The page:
Stanford University x Seeed: Open Source Haptic Device for Affordable Haptics Education for All

For Stanford University’s open source haptic device called Hapkit, Seeed designed and made an all-in-one controller board called “Hapkit Board” to reduce the costs on microcontrollers and amplifications that support the Hapkit. This Hapkit Project witnessed a dramatic cost reduction in building educational haptic devices compared to previous models, as well as facilitated convenient learning for learners without mechanical knowledge. In this way, this Project contributes to the UN’s SDGs 4, 5 and 17.

Project Name: Hapkit Project

Deployment Location: California, USA

Targeted Industry Type: Education

Project Partner(s):

 

Haptics implies the sense of touch, and its hands-on learning tool is called haptic devices. When we think about our sense of touch, we might not put as much importance as hearing (ears), seeing (eyes), or smelling (nose) functions of the human biological functions. However, with the rise of the 4th Industrial Revolution, haptics is getting more and more attention from science, technology, and various industry players for new opportunities. Unfortunately, not everyone can learn about the technologies embedding haptics, as haptic gears can be oftentimes expensive and difficult to assemble. This is why, many academic experts have been researching, experimenting, and devising inexpensive, easy-to-assemble, and open source haptic devices for many years (Martinez et al, 2020).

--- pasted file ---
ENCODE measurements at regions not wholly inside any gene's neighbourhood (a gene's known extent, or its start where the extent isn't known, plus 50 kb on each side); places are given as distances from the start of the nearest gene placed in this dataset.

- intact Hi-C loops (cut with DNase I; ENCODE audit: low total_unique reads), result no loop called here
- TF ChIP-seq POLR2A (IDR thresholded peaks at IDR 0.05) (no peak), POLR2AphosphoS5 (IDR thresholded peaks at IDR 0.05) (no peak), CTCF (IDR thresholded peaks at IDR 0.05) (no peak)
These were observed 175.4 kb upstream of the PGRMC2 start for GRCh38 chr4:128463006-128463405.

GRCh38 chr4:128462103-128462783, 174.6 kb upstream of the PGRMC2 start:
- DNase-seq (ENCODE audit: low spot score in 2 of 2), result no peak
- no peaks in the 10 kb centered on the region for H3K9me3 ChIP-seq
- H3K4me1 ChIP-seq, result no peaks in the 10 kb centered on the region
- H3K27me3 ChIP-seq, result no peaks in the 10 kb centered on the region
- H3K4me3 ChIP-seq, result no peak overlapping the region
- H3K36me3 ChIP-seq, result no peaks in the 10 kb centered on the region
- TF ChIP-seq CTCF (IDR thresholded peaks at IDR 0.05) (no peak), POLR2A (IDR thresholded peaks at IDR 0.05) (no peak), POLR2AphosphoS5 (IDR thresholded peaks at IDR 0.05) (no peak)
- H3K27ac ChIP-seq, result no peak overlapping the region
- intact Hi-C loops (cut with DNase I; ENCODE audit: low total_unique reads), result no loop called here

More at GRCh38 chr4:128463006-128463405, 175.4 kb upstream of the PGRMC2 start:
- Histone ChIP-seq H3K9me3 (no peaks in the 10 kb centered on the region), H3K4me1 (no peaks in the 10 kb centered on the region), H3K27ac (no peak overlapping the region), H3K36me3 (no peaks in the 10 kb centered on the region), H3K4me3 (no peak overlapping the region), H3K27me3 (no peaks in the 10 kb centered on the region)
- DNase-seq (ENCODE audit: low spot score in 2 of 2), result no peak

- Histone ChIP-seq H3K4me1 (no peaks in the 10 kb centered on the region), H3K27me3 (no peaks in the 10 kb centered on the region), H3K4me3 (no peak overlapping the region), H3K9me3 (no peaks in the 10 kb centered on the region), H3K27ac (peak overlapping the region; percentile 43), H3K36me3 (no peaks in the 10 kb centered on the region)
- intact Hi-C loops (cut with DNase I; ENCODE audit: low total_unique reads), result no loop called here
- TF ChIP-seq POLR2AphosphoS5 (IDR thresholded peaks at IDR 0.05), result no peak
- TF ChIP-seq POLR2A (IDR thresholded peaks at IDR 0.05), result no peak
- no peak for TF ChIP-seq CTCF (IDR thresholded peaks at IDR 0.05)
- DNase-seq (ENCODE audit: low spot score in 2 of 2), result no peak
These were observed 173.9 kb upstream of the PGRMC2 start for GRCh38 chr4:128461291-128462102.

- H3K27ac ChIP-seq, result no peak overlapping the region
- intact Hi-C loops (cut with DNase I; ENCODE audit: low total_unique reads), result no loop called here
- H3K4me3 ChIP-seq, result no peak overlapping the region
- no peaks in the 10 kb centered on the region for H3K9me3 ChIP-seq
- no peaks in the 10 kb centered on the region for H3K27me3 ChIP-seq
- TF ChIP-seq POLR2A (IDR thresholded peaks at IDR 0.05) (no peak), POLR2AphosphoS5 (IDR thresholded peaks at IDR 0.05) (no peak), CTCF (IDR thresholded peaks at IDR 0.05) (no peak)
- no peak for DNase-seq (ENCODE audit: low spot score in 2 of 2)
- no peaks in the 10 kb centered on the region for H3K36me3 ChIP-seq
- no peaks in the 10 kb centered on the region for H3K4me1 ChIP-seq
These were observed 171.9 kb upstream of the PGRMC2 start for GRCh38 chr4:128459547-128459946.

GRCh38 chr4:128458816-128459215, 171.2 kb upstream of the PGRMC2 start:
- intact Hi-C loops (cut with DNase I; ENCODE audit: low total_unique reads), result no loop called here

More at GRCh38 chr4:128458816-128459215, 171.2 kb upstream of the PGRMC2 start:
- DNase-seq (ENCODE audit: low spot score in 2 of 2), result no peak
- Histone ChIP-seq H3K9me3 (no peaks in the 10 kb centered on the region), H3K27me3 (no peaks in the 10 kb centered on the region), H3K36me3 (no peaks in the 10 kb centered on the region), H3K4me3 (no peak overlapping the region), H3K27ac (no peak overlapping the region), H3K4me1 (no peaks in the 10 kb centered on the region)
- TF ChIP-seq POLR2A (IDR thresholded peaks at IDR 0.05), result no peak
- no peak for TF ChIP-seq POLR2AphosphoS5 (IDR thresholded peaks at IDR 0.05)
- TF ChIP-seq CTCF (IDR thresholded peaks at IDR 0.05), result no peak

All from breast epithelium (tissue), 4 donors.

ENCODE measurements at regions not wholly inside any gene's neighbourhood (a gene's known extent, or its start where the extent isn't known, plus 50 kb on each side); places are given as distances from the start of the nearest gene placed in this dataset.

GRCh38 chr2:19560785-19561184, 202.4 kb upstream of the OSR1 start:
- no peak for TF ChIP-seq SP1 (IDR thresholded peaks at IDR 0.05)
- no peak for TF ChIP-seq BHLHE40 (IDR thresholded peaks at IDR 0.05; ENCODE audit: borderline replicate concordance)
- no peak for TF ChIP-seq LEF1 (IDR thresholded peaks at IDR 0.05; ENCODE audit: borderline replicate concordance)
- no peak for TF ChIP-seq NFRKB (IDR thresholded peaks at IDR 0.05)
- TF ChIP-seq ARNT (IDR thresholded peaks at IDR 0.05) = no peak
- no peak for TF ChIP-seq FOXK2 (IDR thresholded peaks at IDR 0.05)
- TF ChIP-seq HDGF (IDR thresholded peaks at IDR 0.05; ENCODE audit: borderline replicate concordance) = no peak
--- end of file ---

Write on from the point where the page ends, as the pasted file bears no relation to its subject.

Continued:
Now, if you think about various games applying AR technologies, or immersive movie experience, all with embedded haptic devices, you might be able to guess why we want to talk about the haptics today: the essence of touch, and its potential for solving a lot of social challenges in our world society (Figure 1).

 

 Figure 1. What Haptics Looks Like in Reality (Rappler, 2015; Tran, 2017)

 

What’s the Challenge?

How to make haptic devices more accessible and affordable for educational purposes?

 

What’s the Project About?

In 2012, Prof. Allison Okamura from the School of Mechanical Engineering, and Prof. Paulo Blikstein from the School of Education at Stanford University came together to devise upgraded educational haptic paddles used for teaching system dynamics, control theory, and mechatronics concepts. With a goal of disseminating the usage of the haptic devices for big-scale educational projects, they created a DIY electronic kit called “Hapkit” for on-campus courses, online courses and educational research (Figure 2). This Project is designed for such educational projects, in which mechanical engineering students and other multi-stakeholders from all educational and professional backgrounds can work together for collaborative projects, that involve programming and simulating the sense of touch on computer-based virtual environments. For example, when a learner touches the haptic device, and makes movements, they can feel “what it’s like to run his or her hand against a wall, or click a ballpoint pen” (Ramachadran, 2015).